In the “good old days,” it seemed like every manufacturer had its own protocols at each level of control. One advantage of this was clear separation of “control” data from “plant” data. However, these older protocols had lower speeds and provided less information on the devices and processes that were connected to them. And, because data throughput and basic transmission rates were relatively low, these networks typically tolerated more variability in cabling and connector integrity.
Ethernet has been in use at the top control levels for decades, and it has steadily migrated into lower levels of control. While there are certainly legacy systems in place and some greenfield installations are using device-level networks for sensors and actuators, the majority of data is transferred via some flavor of Ethernet.
To address concerns about throughput or IT-oriented traffic interfering with plant control, multiple Ethernet networks and subnets are deployed and handled with managed switches and routers. A parallel trend with Ethernet at different levels has been an increase in the amount and types of data being transferred. It’s not unusual for conventional TCP/IP to coexist with other protocols “on top of” TCP/IP and along with video.
The net result is that physical cabling is being pushed to the limit. Whether the cable is Cat5e at 100MHz, Cat6 at 250MHz or Cat6A at 500MHz, you will want to be sure that it meets its specifications. After all, cable is the foundation of network communications.
Often overlooked by plant manufacturing managers, industrial Ethernet certification is vital to overall efficiency and can mean the difference between optimized productivity and less-than-robust performance. In fact, it’s estimated that 35% to 80% of total failures in plant automation can be attributed to the cabling. Loss of critical data, system downtime or even catastrophic, overall failure are possible outcomes of unreliable network performance.
When installing cabling for industrial Ethernet applications, you can’t simply assume it will work. To reduce the risk of startup problems and minimize future downtime, it’s advisable not only to ensure that cable is installed properly but also have it configured, tested, and certified. Cable certification ensures that the cable infrastructure meets standards for quality and speed. Cable certification test parameters include cable length, ACR-N, propagation delay, return loss, and loop resistance. The odds of communication failure increase if these parameters are out of specification. For many cabling and network infrastructure vendors, certification is a requirement for installation warranties.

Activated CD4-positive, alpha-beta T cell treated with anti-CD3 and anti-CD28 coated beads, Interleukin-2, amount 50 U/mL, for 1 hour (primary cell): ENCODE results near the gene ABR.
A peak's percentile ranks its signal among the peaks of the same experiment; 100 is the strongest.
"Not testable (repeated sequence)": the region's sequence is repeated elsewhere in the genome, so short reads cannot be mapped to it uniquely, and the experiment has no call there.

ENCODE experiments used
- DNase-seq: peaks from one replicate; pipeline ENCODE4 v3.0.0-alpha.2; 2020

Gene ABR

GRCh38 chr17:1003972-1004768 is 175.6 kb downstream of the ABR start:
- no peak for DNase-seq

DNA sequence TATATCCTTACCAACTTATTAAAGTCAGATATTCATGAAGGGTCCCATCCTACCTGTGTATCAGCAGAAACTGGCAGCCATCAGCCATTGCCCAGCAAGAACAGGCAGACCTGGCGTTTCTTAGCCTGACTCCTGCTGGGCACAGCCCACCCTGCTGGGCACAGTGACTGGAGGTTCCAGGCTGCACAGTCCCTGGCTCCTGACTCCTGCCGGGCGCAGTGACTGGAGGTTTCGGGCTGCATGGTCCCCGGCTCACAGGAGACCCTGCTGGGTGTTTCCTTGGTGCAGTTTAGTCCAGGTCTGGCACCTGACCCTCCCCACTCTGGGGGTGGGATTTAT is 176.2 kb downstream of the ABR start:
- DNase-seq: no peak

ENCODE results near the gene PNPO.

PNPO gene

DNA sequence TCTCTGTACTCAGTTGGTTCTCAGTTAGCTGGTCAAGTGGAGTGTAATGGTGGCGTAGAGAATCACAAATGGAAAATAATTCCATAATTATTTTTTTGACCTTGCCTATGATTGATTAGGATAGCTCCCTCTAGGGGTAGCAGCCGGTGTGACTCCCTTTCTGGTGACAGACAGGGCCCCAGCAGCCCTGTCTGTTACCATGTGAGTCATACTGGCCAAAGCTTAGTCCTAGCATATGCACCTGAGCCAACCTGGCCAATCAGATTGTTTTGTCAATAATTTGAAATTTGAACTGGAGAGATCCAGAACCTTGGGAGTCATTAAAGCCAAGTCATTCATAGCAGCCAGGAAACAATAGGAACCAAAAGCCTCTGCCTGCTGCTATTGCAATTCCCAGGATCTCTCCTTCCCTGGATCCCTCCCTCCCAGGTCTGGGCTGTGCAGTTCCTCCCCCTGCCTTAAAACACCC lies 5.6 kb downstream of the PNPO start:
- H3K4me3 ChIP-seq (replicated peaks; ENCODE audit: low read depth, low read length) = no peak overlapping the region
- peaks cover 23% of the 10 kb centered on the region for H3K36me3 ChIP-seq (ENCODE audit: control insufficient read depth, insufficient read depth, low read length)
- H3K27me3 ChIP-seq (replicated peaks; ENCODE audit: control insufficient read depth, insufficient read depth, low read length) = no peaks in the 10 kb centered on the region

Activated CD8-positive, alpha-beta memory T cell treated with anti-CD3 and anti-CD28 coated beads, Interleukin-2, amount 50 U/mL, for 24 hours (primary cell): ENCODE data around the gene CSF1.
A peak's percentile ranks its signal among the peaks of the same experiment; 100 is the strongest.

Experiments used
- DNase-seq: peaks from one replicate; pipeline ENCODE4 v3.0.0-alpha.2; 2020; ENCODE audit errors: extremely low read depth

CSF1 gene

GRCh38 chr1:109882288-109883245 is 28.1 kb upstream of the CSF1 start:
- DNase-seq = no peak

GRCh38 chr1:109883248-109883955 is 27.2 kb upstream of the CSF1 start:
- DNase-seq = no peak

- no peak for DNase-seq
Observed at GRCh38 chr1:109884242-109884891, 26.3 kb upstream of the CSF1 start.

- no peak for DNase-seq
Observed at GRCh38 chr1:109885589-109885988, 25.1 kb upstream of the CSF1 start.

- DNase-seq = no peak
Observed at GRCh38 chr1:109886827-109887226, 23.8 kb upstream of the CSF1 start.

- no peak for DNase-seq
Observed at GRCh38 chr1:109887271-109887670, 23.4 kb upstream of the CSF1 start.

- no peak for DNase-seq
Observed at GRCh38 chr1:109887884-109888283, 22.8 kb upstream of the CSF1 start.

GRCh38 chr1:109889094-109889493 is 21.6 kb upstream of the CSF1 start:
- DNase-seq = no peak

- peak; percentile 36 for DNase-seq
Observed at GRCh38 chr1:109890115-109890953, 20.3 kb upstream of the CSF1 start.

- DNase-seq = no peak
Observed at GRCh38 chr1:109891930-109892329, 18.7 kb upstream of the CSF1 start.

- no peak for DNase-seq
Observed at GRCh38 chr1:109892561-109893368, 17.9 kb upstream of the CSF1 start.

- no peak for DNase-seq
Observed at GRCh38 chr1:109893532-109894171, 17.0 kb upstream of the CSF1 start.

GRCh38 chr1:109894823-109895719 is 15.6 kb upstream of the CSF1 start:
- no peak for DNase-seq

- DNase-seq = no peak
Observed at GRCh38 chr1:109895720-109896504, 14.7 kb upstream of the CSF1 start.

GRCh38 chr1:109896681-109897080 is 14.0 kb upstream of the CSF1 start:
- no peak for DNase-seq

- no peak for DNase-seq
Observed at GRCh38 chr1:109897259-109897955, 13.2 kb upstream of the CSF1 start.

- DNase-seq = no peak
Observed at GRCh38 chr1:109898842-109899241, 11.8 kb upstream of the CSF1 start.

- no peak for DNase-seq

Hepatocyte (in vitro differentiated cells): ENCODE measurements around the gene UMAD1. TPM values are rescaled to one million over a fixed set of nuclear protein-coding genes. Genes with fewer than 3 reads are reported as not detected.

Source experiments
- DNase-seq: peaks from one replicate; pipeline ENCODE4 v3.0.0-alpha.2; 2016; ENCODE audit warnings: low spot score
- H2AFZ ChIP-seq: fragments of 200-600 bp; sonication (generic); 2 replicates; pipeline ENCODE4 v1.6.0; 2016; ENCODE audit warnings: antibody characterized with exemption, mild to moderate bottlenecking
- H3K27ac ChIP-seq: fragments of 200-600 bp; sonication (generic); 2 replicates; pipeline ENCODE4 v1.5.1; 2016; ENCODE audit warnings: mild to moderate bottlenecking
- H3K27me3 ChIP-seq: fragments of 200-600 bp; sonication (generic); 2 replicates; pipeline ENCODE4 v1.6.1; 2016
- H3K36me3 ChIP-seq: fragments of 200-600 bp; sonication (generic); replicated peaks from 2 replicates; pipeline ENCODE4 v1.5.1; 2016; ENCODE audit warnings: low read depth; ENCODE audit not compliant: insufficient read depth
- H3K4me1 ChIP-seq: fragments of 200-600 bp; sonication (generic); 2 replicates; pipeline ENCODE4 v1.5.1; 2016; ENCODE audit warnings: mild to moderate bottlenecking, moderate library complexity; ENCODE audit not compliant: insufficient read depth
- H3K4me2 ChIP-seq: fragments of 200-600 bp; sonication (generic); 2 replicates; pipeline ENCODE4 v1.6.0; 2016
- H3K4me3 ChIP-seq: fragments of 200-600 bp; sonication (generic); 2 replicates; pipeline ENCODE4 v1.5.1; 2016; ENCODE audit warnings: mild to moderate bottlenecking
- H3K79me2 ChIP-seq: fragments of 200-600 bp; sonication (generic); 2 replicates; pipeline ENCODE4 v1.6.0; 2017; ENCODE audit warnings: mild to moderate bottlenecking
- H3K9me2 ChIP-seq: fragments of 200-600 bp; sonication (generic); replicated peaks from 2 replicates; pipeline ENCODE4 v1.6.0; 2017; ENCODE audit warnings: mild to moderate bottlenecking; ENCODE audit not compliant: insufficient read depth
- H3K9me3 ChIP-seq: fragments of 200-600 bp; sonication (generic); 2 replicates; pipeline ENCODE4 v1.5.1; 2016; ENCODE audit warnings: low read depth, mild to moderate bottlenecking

In commercial sectors, certification is relatively common. However, in the industrial space, it’s relatively uncommon. Therefore, when researching your options for cable testing, it is important to remember that not all certifiers are created equal. Certifiers have active electronics at each end of the cable that work together to conduct measurements. Look for a certifier that can be operated from either end to avoid the need to walk back to the “head” end during testing.
Industrial installations may have RJ45 to M12, RJ45 to RJ45, or M12 to M12 cable connections. Some using M12 connections may have both the older M12 two-pair cabling or the newer four-pair cabling, so find a certifier that can handle either. The Telecommunications Industry Association (TIA) has specifications for all of these variations.
Also, Cat5e (100MHz)/6 (250MHz) and, increasingly, 6A (500MHz) copper cabling is in use in industrial installations, so you may want your certifier to support the emerging Cat8 with expected applications in areas such as data centers.
Finally, the connection types discussed so far have all been for copper cabling. Your application may benefit from the noise immunity and intrinsic safety of fiber. In this case, make sure the certifiers you are considering also have adapters for single and multimode fiber.